The Night Manager: Why the BBC's £30m blockbuster John Le Carré adaptation was worth the 20-year wait

Tom Hiddleston and co are a refreshing break from Sunday evening 'cosies' such as Downing Abbey and Call the Midwife

There is little doubt as to what is going to be the most avidly watched television-drama denouement of the Easter weekend – and it's not whether Mary Thorne and Frank Gresham will be allowed to pursue love's young dream in 19th-century Barsetshire. For Doctor Thorne, Julian Fellowes's foray into Anthony Trollope and his follow-up to Downton Abbey, has been comprehensively trounced in the ratings by David Farr's adaptation of John Le Carré's The Night Manager. Eight million of us, it seems, prefer bullets to bonnets. This time round at least.

Both shows feature Tom Hollander, of course – paternal, loving Tom Hollander in Doctor Thorne, and camp, caustic, evil but loving (well he worships his boss, Hugh Laurie's Richard Roper) Tom Hollander in The Night Manager – and there's no question which one we prefer. Hollander's 'Corky' Corkoran has been the devil with the best tunes, all the more shame that... well... Anyone not watched last Sunday's episode yet?

So will Jonathan Pine (Tom Hiddleston) get the girl (the swan-like Australian beauty Elizabeth Debicki as Jed) and have his revenge on arms dealer Richard Roper (Hugh Laurie finally shedding the suspicion that he is more Bertie Wooster than Gregory House) for his involvement in the murder of Pine's lover in Cairo? And will the heavily pregnant Angela Burr (a heavily pregnant Olivia Colman) get one over on Whitehall and nab her man?

Of course if you're one of those who had pre-ordered their blue-ray box-set of The Night Manager, and found it on their doormat before this week's final episode airs (a mistake, it seems, and the episode has inevitably been uploaded online), then you will know what happens. But then presumably anyone who has read Le Carré's 1993 source novel will also have a fair idea.

The Night Manager has been the BBC's first Le Carré dramatisation in over 30 years, but you can bet the licence fee that it won't wait another three decades before the next one – even if a mooted Night Manager 2 will be an entirely new story that won't be based on the author's published work.

It will, like the first series, be produced by Le Carré's sons, Simon and Stephen Cornwell, under their London and LA-based production banner The Ink Factory. Their father's involvement, as in the first series, is likely to be limited to an on-screen cameo (which was in the scene in episode four, in case you blinked and missed it, where Corky threw a drunken tantrum in the restaurant; Le Carré played one of the diners).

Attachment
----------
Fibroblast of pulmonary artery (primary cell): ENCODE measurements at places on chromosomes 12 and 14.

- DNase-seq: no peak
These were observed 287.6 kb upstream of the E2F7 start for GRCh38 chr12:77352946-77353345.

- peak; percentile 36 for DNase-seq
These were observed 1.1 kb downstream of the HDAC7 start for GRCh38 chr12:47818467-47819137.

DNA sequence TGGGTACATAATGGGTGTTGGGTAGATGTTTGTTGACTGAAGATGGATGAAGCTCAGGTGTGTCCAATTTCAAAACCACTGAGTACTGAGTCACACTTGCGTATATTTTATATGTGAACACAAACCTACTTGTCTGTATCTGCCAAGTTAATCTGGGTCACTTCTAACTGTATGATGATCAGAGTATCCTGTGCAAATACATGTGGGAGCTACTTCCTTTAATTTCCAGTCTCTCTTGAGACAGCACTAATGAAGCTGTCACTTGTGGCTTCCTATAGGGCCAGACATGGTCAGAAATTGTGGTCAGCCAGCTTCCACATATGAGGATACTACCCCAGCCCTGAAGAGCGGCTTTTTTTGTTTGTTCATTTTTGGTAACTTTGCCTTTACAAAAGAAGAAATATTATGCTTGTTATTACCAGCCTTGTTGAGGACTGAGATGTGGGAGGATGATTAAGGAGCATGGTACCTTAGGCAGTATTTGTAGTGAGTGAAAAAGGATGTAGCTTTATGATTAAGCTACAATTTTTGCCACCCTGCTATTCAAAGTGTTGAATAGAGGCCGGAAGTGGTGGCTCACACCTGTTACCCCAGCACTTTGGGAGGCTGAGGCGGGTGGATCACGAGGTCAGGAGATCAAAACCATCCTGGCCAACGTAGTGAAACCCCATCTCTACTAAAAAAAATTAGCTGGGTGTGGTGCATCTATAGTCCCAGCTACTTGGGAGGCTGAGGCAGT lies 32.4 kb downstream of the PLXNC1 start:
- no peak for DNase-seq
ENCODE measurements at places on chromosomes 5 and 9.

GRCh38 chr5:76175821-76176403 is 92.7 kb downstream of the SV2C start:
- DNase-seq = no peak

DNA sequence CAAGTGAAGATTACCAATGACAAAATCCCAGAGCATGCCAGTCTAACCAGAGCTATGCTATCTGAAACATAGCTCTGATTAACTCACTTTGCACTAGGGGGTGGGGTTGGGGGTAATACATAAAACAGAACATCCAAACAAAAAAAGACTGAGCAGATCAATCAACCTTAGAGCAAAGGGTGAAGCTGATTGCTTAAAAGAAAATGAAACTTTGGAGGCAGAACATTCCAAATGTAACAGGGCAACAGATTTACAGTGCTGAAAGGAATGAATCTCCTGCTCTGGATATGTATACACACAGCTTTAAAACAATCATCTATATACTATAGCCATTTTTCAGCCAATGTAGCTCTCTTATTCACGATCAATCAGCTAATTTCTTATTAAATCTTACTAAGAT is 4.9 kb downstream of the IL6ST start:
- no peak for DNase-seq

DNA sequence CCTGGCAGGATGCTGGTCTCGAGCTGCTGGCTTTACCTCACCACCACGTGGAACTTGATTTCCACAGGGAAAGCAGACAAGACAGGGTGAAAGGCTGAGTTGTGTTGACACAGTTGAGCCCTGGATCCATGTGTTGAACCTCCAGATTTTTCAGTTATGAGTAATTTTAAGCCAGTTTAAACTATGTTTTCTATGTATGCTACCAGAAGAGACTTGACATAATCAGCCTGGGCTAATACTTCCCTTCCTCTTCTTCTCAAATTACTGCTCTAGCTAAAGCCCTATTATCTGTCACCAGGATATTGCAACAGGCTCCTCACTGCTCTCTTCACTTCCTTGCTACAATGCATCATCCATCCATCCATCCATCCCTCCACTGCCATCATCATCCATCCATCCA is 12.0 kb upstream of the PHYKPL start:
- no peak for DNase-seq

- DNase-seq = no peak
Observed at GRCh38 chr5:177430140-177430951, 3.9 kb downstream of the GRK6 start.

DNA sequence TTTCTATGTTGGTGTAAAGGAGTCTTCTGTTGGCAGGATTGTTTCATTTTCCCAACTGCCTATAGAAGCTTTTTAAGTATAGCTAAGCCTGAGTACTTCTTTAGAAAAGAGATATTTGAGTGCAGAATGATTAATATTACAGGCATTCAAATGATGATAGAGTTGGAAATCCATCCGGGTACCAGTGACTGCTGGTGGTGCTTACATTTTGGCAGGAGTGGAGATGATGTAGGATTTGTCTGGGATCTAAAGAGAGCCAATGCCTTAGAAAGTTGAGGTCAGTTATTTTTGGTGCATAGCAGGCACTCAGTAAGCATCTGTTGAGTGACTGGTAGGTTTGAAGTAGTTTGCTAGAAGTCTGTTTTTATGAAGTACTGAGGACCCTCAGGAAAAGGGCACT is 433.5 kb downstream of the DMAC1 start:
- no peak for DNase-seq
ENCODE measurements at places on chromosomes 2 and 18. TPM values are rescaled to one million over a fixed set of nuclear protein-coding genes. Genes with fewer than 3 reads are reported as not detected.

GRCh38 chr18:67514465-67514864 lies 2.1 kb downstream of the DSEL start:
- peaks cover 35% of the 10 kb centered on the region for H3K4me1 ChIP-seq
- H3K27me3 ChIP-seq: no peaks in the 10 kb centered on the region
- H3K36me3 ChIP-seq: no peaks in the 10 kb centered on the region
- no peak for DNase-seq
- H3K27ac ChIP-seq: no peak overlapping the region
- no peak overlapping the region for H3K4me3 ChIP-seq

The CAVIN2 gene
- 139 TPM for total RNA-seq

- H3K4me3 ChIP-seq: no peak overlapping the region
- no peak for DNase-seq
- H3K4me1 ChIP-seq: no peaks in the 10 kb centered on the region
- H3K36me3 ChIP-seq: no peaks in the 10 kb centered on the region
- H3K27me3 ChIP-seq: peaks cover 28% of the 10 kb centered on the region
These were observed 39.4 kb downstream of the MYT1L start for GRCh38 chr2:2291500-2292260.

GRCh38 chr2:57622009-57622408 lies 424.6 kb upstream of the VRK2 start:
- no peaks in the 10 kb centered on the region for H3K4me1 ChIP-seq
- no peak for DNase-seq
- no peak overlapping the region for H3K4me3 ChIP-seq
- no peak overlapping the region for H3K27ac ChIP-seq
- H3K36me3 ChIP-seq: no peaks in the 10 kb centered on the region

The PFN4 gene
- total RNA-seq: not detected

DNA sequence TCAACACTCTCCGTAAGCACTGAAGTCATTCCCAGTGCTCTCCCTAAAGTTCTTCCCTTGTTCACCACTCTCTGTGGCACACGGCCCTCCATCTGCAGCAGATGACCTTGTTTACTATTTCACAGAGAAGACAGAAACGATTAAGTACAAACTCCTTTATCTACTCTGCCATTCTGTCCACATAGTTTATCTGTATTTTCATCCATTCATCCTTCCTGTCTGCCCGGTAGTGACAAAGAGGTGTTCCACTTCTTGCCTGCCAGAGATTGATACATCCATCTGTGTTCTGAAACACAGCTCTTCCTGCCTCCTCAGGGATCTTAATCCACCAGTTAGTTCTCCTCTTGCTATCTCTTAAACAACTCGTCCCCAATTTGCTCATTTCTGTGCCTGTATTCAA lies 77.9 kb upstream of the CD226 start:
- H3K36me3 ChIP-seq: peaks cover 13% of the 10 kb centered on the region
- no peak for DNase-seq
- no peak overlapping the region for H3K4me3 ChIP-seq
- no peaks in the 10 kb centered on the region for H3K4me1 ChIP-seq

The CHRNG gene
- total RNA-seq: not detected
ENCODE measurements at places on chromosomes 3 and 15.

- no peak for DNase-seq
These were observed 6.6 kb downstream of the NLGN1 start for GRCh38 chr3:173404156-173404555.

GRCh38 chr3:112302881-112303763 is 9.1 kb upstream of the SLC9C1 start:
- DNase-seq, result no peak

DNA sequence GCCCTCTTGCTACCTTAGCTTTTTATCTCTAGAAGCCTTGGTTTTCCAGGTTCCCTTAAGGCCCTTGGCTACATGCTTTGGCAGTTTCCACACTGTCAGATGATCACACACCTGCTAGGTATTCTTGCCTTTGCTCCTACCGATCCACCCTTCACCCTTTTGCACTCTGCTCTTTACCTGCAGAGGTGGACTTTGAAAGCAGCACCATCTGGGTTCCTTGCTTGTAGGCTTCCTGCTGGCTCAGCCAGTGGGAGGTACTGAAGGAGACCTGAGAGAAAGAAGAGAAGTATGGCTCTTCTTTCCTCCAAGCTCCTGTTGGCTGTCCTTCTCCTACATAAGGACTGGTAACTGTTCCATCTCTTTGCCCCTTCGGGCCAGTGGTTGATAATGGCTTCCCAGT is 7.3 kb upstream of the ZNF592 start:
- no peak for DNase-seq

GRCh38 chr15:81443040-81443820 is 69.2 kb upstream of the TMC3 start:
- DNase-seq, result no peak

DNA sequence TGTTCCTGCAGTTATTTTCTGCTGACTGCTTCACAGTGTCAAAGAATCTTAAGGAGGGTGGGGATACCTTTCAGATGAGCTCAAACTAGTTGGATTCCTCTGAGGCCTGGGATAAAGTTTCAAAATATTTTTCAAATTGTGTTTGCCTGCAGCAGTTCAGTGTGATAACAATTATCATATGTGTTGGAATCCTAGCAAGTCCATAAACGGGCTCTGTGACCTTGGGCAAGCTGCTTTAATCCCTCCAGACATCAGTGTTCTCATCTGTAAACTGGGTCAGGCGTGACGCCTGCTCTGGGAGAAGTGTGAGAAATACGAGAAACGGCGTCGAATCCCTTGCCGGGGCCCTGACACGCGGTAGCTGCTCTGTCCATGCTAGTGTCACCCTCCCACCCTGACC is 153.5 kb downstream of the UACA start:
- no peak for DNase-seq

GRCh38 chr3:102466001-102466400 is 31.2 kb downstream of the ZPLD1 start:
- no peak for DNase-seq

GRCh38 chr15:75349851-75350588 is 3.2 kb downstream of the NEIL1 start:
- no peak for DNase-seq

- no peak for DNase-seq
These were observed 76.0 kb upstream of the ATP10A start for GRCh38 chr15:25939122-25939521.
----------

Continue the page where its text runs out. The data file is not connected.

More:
The tortuous journey of The Night Manager from book to screen began immediately after publication in 1993, with Hugh Laurie himself attempting to buy the rights. “Within about three chapters of reading it I resolved to try and option the book in the role of producer,” he told me recently. “I didn't get anywhere with it”.

Paramount unsurprisingly beat him to the rights, buying it for Sydney Pollack to direct from a Robert Towne script, but even the magician responsible for Chinatown, Marathon Man and the first two Mission: Impossible films couldn't wrestle the novel into 90-minute screenplay. “And five years ago Hollywood tried again”, Stephen Cornwell told me. “This time Brad Pitt was going to play the night manager, but it didn't happen. At that point the rights came home.”

Laurie had originally wanted to play Pine, but these days he's a bit saggy of tum and bald of crown to be able to strip down quite as alluringly as Hiddleston, who is now wisely distancing himself from “rumours” that he might be the next James Bond.

In fact, I'm not entirely convinced by Hiddleston as Pine or as a putative Bond – he's seems a bit on the soft side for the role, too much of the old Etonian and not enough Fettes – the Edinburgh college that the future 007 (and Tony Blair) attended. And I've lost all faith in his martial abilities after he was nearly bested in hand-to-hand combat by the Hollander's five-foot-six Corky (mind you, Pine eventually delivered a couple of killer blows to the throat).

Nevertheless, it's refreshing that a topical geo-political thriller can become a popular watch on a Sunday evening timeslot so often dominated by “cosies” likes of Downton Abbey and Call the Midwife. And while Hiddleston probably will not be the next 007, the Oscar-winning Danish filmmaker Susanne Bier has put down her marker as a potential future Bond director.

From the sleek and sexy opening credits juxtaposing luxury and weaponry (the work of Patrick Clair, who also created the award-winning opening credits for True Detective) to the gorgeous cinematography of Michael Snyman, just about every penny of The Night Manager's £30 million budget is up there on screen – never more so than in last Sunday's episode when Roper showed off his weaponry to a prospective buyer.

Roper's comment in that scene, that there's “nothing quite as pretty as Napalm at night”, might owe rather too much to Robert Duvall's Kilgore in Apocalypse Now (“I love the smell of napalm in the morning”), but it would seem that Bier fully agrees. Made in conjunction with Mad Men and Breaking Bad makers AMC, who will distribute The Night Manager in the US and other markets, the series is the priciest drama per episode of any commissioned by a UK broadcaster. Money well spent, most of us would agree.

The final episode of The Night Manager is on tonight at 9pm on BBC1

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